|03-23-2014 06:26 PM|
|Baillif||Not my intention. I thought Walken was scarier.|
|03-23-2014 06:10 PM|
I'm just happy you changed your profile picture to something that didn't haunt my dreams
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|03-23-2014 06:01 PM|
|03-23-2014 05:58 PM|
Honestly I am a first time dog owner and it's a GSD, and a year later I have 2!
Best advice is training starting early on and lots of love. That's all there is to it
Just do the homework on if that's the right dog, as well as research on where to get one.
|03-23-2014 05:55 PM|
|DutchKarin||I also think it requires being humble. You might have worked with many dogs in the past and have been successful. Then you will get one that tests you and doesn't respond to what you did with all your other great dogs. Being humble you will ask for help from good trainers, be willing to learn new things, and commit to work with that particular dog in manner that takes in to account her or his learning style.|
|03-23-2014 05:53 PM|
In my ignorance, in the beginning, I thought once you taught them something they should know it forever! Without having retraining OB sessions. I didn't realize it was going to be a for the rest of his life thing. When I learned that.. it wasn't a turn off, just a lifestyle change and it has worked great for us.
That and just how much exercise a working line needs... gooooodness. I still struggle with that from time to time with him.
I think that you definitely need patience when things aren't going your way. Also goes with being patient, not taking anger or frustration out on the dog.
Also, being able to treat your dog like it's life actually matters. There are so many people that won't go down expensive medical routes, or try out a ton of different foods when they got their allergy panel back, or will leave the dog outside when they are annoyed with it. While I don't mean treating them like a human exactly, but treating them like a member of the family and that you actually care what happens to him/her. If you do that, the rest should fall into place.. IMO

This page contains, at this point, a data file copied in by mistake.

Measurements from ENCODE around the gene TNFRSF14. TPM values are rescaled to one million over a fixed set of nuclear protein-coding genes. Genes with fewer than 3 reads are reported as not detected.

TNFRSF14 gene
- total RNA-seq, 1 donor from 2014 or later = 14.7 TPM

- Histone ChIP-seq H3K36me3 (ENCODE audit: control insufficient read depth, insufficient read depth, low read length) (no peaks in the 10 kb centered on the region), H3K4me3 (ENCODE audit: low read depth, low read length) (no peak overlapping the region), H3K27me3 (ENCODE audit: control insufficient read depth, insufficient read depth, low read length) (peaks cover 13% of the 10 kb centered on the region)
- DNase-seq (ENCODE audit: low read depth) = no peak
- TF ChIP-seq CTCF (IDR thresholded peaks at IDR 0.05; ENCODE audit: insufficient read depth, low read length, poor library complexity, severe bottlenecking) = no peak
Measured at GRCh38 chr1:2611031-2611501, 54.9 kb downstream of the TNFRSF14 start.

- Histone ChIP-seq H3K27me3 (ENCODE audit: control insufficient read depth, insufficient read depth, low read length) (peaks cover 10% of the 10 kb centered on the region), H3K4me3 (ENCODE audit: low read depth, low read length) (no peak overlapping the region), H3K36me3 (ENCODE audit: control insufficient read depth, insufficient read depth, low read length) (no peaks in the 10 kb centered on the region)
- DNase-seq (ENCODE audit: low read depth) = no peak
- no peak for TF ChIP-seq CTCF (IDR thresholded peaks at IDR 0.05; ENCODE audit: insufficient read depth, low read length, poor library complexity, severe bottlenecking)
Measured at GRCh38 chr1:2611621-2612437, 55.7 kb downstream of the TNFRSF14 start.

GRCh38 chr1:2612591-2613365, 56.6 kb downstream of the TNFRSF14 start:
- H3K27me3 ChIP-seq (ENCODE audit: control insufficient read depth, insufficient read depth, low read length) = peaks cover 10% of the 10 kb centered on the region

|03-23-2014 05:05 PM|
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|03-23-2014 02:59 PM|
I think I might disagree with most of you. I am not a dog sport kind of person, so I teach my dogs 'work stuff' and incorporate into our walks. They check the doors on the empty buildings, check the old cars dumped all over, we do tracking and similar things in urban and rural settings. They run errands with me and chill watching movies and eating popcorn.
Not any of my dozen or so Shepherds has ever been landsharky, at least not as described by others. I seem to be the exception to the 'normal' owner in that I am somewhat sloppy about training for the most part. My dogs have commands like Don't do that please, Bring that to mom, Put that down, Four on the floor and Mind your business. My personal favorite, Quit bugging the neighbors.
I don't really find them any more or less work then any other dog, and I've had lots of dogs. The shedding is a bit much but I brush regularly sometimes.
They watch TV, sleep on the bed, climb in the tub, and beg for food. They are affectionately known as the vacuums and have been known to cause brand new white shirts to become rags.
I think to raise ANY dog you need a sense of humor, the patience of a saint and good runners. If a person isn't prepared to make a dog part of the family they shouldn't have a dog of any type.
I will say though that I am a relatively active person anyway and guests in my home are very clear that the dogs live here, they don't.
|03-23-2014 11:41 AM|
|sehrgutcsg||I think the characteristics of a good owner is seven layers of leather skin -- this puppy is crazy, on the go every minute except when she's asleep gets into everything moves the newspaper around charges the other dog -- what more can I say just a perfect German Shepherd !|
|03-23-2014 11:38 AM|
|gurlonfire2004||According to urban dictionary, HAM means Hard as a Mother F****er...also meaning crazy or really intense. :-)|
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